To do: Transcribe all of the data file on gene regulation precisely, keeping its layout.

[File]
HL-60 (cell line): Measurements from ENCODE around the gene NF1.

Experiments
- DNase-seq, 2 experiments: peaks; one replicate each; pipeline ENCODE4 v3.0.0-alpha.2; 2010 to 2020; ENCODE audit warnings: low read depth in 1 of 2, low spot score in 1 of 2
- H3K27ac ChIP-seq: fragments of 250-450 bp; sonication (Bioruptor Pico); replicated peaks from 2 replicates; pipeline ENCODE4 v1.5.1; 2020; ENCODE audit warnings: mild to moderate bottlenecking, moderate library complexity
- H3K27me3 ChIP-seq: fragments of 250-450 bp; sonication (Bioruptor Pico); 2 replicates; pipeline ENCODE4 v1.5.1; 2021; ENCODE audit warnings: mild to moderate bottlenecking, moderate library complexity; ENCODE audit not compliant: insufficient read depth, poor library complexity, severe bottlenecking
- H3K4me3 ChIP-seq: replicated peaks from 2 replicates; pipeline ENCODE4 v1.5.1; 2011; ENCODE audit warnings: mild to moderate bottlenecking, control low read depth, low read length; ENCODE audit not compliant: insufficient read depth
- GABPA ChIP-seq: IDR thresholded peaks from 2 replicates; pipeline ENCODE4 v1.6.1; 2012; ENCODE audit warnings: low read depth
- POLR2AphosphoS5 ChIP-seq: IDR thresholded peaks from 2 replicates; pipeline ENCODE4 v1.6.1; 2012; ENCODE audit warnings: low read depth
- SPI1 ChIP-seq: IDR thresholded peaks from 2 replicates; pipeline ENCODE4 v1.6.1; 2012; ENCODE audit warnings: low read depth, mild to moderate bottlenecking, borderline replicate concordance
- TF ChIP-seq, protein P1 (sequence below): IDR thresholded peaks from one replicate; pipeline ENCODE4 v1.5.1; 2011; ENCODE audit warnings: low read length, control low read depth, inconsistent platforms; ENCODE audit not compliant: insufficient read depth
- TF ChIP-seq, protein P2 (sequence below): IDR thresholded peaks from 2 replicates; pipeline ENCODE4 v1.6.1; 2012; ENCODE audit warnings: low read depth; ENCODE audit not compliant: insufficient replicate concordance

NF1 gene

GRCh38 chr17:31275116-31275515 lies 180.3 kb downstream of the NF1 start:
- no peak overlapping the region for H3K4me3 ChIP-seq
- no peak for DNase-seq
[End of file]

HL-60 (cell line): Measurements from ENCODE around the gene NF1.

Experiments
- DNase-seq, 2 experiments: peaks; one replicate each; pipeline ENCODE4 v3.0.0-alpha.2; 2010 to 2020; ENCODE audit warnings: low read depth in 1 of 2, low spot score in 1 of 2
- H3K27ac ChIP-seq: fragments of 250-450 bp; sonication (Bioruptor Pico); replicated peaks from 2 replicates; pipeline ENCODE4 v1.5.1; 2020; ENCODE audit warnings: mild to moderate bottlenecking, moderate library complexity
- H3K27me3 ChIP-seq: fragments of 250-450 bp; sonication (Bioruptor Pico); 2 replicates; pipeline ENCODE4 v1.5.1; 2021; ENCODE audit warnings: mild to moderate bottlenecking, moderate library complexity; ENCODE audit not compliant: insufficient read depth, poor library complexity, severe bottlenecking
- H3K4me3 ChIP-seq: replicated peaks from 2 replicates; pipeline ENCODE4 v1.5.1; 2011; ENCODE audit warnings: mild to moderate bottlenecking, control low read depth, low read length; ENCODE audit not compliant: insufficient read depth
- GABPA ChIP-seq: IDR thresholded peaks from 2 replicates; pipeline ENCODE4 v1.6.1; 2012; ENCODE audit warnings: low read depth
- POLR2AphosphoS5 ChIP-seq: IDR thresholded peaks from 2 replicates; pipeline ENCODE4 v1.6.1; 2012; ENCODE audit warnings: low read depth
- SPI1 ChIP-seq: IDR thresholded peaks from 2 replicates; pipeline ENCODE4 v1.6.1; 2012; ENCODE audit warnings: low read depth, mild to moderate bottlenecking, borderline replicate concordance
- TF ChIP-seq, protein P1 (sequence below): IDR thresholded peaks from one replicate; pipeline ENCODE4 v1.5.1; 2011; ENCODE audit warnings: low read length, control low read depth, inconsistent platforms; ENCODE audit not compliant: insufficient read depth
- TF ChIP-seq, protein P2 (sequence below): IDR thresholded peaks from 2 replicates; pipeline ENCODE4 v1.6.1; 2012; ENCODE audit warnings: low read depth; ENCODE audit not compliant: insufficient replicate concordance

NF1 gene

GRCh38 chr17:31275116-31275515 lies 180.3 kb downstream of the NF1 start:
- no peak overlapping the region for H3K4me3 ChIP-seq
- no peak for DNase-seq